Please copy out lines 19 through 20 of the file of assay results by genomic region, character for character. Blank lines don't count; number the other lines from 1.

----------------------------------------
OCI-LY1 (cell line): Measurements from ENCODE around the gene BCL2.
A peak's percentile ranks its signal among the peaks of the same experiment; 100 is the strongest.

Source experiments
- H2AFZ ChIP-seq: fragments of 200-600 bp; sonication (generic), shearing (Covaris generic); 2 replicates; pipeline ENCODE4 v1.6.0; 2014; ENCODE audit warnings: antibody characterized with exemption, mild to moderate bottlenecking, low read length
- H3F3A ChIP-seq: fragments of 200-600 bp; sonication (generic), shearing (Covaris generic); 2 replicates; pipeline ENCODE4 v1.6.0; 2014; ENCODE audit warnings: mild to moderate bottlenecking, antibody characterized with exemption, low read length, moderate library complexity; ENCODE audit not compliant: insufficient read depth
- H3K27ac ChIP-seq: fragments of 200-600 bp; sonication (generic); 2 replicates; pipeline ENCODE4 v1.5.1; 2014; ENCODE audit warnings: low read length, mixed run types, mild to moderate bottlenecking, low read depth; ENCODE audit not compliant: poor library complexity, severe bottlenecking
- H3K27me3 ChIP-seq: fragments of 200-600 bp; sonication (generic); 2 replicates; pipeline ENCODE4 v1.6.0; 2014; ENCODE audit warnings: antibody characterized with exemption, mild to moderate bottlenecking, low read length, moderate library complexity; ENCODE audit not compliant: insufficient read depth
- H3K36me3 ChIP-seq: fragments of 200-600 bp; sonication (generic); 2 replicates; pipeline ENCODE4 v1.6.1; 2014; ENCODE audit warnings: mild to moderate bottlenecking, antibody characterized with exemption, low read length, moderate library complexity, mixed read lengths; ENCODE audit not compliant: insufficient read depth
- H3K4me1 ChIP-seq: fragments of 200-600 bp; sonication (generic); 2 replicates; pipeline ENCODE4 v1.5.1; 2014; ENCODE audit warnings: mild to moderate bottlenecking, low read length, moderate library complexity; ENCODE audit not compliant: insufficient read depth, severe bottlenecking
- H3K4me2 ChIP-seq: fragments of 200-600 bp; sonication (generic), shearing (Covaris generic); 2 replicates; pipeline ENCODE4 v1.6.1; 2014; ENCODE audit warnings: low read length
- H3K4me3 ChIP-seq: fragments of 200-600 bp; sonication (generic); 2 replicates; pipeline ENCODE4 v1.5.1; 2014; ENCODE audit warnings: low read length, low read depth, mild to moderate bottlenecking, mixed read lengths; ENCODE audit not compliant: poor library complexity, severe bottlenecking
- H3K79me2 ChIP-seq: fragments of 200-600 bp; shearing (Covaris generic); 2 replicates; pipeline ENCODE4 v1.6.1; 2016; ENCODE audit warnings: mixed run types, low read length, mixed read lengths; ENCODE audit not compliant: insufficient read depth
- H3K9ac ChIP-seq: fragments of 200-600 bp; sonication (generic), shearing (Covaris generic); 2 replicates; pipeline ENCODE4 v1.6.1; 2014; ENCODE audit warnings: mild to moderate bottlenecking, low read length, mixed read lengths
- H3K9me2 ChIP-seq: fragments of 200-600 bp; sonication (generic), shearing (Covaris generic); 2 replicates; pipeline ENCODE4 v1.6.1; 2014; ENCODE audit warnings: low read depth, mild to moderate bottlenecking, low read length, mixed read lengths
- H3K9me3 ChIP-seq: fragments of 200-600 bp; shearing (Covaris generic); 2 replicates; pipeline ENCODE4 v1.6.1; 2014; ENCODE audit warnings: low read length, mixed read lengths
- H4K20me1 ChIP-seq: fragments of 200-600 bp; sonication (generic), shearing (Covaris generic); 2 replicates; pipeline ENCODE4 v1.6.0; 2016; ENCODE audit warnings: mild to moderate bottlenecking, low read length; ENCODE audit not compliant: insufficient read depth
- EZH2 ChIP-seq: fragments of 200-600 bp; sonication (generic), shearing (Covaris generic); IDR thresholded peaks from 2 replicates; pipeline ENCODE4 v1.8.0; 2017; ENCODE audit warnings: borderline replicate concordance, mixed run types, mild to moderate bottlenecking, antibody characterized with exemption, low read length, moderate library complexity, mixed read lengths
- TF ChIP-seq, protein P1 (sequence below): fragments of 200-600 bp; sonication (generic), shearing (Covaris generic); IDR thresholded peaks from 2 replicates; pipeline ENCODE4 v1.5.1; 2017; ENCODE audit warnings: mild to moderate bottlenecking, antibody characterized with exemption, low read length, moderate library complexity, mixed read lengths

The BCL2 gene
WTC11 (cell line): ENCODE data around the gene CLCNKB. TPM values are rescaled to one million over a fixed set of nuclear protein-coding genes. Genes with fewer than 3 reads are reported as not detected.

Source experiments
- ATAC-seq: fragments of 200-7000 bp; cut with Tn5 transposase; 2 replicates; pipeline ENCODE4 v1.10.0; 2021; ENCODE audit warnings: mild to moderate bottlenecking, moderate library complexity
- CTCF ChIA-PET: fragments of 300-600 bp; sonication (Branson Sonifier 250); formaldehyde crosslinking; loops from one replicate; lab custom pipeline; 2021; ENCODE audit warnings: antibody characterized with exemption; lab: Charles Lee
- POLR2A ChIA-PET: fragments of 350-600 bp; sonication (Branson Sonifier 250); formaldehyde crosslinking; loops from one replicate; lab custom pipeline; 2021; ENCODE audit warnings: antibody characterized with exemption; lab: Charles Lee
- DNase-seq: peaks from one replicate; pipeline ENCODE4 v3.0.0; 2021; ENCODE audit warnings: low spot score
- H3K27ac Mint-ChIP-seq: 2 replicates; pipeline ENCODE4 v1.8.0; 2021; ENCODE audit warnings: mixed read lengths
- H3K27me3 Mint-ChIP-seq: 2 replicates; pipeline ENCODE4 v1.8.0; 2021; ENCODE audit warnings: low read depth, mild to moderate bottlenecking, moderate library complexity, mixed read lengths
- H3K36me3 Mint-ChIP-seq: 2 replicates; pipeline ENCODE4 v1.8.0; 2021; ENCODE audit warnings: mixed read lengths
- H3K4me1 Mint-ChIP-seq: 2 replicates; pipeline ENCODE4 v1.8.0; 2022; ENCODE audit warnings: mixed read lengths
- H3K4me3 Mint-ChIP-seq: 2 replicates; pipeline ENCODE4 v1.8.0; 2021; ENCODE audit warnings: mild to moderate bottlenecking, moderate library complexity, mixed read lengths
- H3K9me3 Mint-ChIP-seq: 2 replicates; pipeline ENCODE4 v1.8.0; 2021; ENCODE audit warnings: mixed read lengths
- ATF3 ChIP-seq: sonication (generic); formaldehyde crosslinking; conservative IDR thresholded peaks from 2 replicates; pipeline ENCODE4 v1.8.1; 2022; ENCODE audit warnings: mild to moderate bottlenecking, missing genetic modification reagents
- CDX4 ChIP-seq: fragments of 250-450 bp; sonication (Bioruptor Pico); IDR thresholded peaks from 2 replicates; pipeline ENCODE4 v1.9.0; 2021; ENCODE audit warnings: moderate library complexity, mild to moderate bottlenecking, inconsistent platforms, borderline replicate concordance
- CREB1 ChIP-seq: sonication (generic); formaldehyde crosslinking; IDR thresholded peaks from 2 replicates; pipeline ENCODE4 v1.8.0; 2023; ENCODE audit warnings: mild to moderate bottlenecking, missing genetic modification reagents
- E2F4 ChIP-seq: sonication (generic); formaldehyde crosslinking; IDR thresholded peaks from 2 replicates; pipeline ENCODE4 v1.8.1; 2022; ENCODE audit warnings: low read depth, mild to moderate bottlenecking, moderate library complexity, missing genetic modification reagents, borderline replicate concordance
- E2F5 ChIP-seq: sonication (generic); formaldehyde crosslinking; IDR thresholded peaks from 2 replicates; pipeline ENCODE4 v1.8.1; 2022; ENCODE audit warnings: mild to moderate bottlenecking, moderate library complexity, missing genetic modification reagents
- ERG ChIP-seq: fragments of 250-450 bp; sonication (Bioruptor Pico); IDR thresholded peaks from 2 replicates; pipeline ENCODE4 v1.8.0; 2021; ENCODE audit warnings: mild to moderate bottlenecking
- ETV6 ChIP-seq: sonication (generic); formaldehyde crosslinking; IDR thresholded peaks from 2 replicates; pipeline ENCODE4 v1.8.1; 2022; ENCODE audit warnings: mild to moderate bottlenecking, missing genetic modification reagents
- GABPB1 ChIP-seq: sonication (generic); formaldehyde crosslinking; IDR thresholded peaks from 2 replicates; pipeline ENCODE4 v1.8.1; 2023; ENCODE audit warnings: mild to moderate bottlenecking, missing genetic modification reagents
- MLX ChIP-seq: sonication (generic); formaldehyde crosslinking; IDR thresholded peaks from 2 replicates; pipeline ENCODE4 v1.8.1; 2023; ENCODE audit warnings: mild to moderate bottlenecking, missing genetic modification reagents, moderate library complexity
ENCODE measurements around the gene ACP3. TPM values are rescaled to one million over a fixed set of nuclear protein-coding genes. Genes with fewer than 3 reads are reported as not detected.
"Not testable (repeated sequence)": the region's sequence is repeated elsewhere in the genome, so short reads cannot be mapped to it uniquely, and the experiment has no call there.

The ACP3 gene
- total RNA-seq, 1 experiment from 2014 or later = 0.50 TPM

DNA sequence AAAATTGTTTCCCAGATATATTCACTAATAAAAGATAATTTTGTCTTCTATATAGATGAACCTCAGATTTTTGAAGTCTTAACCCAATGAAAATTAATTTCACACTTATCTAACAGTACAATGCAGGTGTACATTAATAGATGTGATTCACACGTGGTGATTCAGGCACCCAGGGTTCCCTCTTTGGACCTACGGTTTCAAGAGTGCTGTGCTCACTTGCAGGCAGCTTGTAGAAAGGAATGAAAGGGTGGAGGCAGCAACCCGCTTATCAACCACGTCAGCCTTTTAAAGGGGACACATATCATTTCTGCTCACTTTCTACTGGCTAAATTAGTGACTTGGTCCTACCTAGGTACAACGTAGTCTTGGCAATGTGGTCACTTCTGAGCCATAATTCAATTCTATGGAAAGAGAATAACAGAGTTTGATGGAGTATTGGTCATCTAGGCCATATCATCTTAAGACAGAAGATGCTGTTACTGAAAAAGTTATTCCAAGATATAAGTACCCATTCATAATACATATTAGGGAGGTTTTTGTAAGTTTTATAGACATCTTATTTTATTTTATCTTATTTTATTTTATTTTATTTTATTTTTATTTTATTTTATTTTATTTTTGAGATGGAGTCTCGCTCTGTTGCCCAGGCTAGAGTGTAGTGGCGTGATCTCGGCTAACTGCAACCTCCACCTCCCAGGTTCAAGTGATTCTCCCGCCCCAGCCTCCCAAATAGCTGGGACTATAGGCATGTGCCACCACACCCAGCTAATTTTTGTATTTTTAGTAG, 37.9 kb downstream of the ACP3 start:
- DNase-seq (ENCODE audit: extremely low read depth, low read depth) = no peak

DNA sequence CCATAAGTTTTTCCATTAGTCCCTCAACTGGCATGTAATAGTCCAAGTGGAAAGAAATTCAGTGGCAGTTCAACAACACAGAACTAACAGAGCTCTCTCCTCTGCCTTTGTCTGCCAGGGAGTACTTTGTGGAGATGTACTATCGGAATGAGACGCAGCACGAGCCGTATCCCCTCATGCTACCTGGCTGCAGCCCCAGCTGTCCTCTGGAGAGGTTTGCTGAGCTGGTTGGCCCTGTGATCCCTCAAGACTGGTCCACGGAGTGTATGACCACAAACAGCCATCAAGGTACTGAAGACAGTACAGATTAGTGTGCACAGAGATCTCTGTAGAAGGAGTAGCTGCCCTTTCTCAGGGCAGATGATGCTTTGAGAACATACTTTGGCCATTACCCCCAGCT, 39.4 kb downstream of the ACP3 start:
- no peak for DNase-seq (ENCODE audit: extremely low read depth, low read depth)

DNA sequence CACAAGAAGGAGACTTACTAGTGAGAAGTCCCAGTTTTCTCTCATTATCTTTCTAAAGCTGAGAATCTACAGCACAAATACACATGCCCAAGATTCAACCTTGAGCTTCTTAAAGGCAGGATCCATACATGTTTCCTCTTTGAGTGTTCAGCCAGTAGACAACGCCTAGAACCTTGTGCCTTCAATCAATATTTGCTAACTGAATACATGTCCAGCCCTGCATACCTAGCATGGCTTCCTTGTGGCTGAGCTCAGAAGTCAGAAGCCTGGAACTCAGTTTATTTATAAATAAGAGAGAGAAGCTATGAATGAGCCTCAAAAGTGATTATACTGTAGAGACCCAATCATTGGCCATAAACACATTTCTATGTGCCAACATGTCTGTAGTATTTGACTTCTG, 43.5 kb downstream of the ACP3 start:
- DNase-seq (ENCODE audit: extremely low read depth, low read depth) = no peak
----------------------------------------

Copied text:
The BCL2 gene
WTC11 (cell line): ENCODE data around the gene CLCNKB. TPM values are rescaled to one million over a fixed set of nuclear protein-coding genes. Genes with fewer than 3 reads are reported as not detected.